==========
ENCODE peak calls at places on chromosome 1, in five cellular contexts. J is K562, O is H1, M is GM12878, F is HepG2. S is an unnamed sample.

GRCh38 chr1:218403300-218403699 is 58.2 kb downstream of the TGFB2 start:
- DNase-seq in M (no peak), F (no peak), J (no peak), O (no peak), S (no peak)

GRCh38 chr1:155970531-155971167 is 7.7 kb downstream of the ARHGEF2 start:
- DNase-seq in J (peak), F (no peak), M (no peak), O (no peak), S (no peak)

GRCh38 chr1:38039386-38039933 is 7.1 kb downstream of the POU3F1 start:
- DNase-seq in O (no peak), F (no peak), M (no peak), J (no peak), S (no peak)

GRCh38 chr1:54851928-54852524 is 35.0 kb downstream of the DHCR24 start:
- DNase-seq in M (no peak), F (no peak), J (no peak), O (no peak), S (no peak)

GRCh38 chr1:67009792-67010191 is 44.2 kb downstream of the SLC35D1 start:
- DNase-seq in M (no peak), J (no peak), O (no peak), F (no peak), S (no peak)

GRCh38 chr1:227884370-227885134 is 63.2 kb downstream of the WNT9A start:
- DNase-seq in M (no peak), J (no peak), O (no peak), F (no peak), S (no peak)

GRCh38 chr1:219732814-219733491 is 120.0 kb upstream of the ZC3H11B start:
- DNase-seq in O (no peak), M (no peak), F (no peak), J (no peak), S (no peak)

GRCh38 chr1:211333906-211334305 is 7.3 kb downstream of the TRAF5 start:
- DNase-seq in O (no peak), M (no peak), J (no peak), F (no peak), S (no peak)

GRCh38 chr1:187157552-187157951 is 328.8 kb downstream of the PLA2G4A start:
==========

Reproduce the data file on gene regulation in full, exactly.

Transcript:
ENCODE peak calls at places on chromosome 1, in five cellular contexts. J is K562, O is H1, M is GM12878, F is HepG2. S is an unnamed sample.

GRCh38 chr1:218403300-218403699 is 58.2 kb downstream of the TGFB2 start:
- DNase-seq in M (no peak), F (no peak), J (no peak), O (no peak), S (no peak)

GRCh38 chr1:155970531-155971167 is 7.7 kb downstream of the ARHGEF2 start:
- DNase-seq in J (peak), F (no peak), M (no peak), O (no peak), S (no peak)

GRCh38 chr1:38039386-38039933 is 7.1 kb downstream of the POU3F1 start:
- DNase-seq in O (no peak), F (no peak), M (no peak), J (no peak), S (no peak)

GRCh38 chr1:54851928-54852524 is 35.0 kb downstream of the DHCR24 start:
- DNase-seq in M (no peak), F (no peak), J (no peak), O (no peak), S (no peak)

GRCh38 chr1:67009792-67010191 is 44.2 kb downstream of the SLC35D1 start:
- DNase-seq in M (no peak), J (no peak), O (no peak), F (no peak), S (no peak)

GRCh38 chr1:227884370-227885134 is 63.2 kb downstream of the WNT9A start:
- DNase-seq in M (no peak), J (no peak), O (no peak), F (no peak), S (no peak)

GRCh38 chr1:219732814-219733491 is 120.0 kb upstream of the ZC3H11B start:
- DNase-seq in O (no peak), M (no peak), F (no peak), J (no peak), S (no peak)

GRCh38 chr1:211333906-211334305 is 7.3 kb downstream of the TRAF5 start:
- DNase-seq in O (no peak), M (no peak), J (no peak), F (no peak), S (no peak)

GRCh38 chr1:187157552-187157951 is 328.8 kb downstream of the PLA2G4A start: